Do you know what you’re doing?

Businessman questioning

Do you know what you’re doing? You might be thinking right now, “What kind of question is that? Is JF off his rocker? Of course, I know what I’m doing.” 

Let me explain my question by using the following exercise analogy. You might start your exercise routine with a few stretches like yoga or pilates movements to warm up. Then you might lift weights for strength and conditioning. Following that, you opt to do cardio, like running or Zumba. And then you cool down, with some concentrated stretches or breathing exercises. They’re all exercises of different types.

Do you see something similar now when viewing work?

Often, most teams work on things that the product manager tells them to do. And usually (based on my experiences working at various companies), it’s all about bugs or new features. There’s never quite a balance. However, there are more work types of moving the business forward than just these two.

Work Baskets

Just as exercise has stretching, strength and conditioning, cardio, and cool down, your backlog has something similar: 

  • new products and features to keep current customers and gain new ones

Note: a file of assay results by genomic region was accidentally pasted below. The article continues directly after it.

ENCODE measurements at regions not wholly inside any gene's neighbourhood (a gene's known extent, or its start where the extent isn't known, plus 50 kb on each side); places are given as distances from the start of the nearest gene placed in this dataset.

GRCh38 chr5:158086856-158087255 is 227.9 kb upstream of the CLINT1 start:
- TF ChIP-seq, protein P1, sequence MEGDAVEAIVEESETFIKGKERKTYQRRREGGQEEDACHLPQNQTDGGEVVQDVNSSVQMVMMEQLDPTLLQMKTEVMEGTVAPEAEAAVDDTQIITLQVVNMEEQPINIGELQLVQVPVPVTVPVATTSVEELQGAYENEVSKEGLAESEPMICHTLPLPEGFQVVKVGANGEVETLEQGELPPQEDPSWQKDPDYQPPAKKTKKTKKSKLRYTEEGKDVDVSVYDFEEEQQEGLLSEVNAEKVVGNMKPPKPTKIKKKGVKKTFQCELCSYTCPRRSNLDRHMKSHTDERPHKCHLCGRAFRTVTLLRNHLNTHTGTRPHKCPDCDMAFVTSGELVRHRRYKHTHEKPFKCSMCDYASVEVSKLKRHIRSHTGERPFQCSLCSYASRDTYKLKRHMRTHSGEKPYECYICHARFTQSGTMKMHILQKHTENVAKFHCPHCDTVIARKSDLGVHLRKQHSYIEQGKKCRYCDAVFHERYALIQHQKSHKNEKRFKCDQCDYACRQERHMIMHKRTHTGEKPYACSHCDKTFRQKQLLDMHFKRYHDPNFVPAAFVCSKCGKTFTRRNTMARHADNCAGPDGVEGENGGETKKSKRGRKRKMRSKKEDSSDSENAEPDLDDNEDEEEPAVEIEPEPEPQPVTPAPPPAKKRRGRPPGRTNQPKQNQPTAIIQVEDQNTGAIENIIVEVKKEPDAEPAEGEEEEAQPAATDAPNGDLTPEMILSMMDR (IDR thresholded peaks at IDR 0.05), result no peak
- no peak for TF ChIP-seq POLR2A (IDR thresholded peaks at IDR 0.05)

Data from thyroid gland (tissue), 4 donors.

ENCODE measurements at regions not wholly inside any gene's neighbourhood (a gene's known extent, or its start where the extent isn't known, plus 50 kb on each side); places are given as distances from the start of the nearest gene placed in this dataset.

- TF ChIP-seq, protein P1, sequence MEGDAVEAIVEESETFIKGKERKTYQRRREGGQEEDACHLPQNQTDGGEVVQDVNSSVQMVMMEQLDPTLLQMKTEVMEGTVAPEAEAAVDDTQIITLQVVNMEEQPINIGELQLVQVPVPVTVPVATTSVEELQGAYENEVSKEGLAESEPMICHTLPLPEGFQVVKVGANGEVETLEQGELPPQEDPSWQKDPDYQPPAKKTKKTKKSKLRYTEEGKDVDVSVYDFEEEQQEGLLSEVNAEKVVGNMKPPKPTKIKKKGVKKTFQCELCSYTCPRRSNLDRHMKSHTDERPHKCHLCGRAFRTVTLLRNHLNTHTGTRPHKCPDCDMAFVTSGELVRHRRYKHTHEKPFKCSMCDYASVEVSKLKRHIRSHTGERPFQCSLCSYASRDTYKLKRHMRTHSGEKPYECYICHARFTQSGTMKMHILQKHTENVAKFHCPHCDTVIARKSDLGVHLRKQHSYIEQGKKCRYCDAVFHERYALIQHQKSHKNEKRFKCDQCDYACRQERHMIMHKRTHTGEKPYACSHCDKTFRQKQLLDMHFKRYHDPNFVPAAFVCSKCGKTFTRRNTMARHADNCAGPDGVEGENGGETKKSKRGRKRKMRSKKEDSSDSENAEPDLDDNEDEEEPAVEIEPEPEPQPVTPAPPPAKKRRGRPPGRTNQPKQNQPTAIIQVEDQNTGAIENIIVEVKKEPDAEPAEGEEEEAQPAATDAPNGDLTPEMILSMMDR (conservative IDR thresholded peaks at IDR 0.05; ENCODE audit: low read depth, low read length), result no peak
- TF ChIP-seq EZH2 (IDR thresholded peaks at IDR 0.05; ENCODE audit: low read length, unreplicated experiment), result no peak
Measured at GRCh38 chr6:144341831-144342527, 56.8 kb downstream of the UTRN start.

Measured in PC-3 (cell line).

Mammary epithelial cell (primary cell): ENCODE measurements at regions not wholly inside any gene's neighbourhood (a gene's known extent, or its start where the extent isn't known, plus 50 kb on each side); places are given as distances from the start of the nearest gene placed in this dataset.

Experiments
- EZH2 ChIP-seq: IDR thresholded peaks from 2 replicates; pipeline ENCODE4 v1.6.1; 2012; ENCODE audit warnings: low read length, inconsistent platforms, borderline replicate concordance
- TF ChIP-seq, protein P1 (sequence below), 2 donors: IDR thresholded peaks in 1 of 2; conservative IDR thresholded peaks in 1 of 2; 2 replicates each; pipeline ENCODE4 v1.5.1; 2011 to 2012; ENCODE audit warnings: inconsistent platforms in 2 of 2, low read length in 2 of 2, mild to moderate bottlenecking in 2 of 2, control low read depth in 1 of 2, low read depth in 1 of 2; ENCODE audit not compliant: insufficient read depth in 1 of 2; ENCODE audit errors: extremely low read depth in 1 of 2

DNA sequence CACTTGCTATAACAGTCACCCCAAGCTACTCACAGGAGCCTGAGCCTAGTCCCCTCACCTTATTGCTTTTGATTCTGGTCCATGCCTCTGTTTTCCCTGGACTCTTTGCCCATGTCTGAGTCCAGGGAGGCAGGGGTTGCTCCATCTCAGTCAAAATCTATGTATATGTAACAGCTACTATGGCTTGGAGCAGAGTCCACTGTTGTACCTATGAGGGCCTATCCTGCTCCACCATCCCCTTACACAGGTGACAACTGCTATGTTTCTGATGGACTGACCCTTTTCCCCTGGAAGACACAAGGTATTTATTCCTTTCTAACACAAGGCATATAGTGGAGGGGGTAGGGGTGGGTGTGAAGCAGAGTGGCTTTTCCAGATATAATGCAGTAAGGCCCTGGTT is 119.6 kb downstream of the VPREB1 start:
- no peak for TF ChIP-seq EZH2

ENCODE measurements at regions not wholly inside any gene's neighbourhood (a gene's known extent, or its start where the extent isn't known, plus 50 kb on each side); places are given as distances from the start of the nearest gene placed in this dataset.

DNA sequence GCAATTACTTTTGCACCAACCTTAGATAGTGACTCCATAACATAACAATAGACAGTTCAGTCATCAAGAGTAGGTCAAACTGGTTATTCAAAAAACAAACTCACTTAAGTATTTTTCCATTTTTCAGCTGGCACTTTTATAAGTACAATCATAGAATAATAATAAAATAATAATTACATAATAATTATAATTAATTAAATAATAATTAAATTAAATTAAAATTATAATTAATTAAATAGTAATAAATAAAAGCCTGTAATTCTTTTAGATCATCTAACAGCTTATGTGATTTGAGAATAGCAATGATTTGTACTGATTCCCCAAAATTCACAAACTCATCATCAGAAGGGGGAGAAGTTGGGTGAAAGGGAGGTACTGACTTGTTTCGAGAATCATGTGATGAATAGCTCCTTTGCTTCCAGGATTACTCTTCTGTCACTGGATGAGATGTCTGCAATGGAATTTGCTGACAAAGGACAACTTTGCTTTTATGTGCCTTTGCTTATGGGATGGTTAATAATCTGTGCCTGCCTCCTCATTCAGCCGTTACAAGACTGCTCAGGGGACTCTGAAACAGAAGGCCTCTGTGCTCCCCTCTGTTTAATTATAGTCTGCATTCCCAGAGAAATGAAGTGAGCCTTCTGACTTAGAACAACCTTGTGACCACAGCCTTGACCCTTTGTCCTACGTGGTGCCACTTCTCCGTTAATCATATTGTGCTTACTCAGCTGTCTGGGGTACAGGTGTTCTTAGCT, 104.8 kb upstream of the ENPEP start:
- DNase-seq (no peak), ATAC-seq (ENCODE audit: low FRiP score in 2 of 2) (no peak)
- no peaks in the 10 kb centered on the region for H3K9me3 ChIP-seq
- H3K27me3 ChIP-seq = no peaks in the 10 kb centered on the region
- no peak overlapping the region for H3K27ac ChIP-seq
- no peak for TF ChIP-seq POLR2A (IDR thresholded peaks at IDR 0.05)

• debt (bug fixes are the obvious example)
  • investing-in-the-future type work (like prototypes) to stake out potential new markets and directions for your business
  • keeping the current business humming (updates to existing features, for example) 

You might say there may be more types, but is there a need? Keep it simple.

It’s interesting if you start categorizing each of your product backlog items to see the variety of work that you do. And you can be surprised at the ratios. 

I remember working for a VP who couldn’t quite figure out why one of the teams couldn’t meet their target dates. The team kept pushing the target date out every couple of weeks. I started tagging the previous six weeks worth of tickets that the team had touched. I came back with very telling statistics for the VP. 76% of the tickets fell into the bucket of keeping the business humming (customer configurations and escalations). 19% went into debt (bugs causing the customer escalations). Only 5% was for the new features they were trying to deliver. The ratio of work to keep the current business running was overwhelming the team.

Man thinking where to invest

What’s even more problematic – there was nothing invested in the future-looking bucket, an immense risk. Not investing some effort for the future allows your competitors to catch-up, and eventually leap-frog you and your business.

Are you putting All your eggs in one basket?

The ratios don’t have to be balanced. They can vary, but not lopsided. If they are vastly skewed, you will have problems that affect your overall business. They might not manifest now, but will later.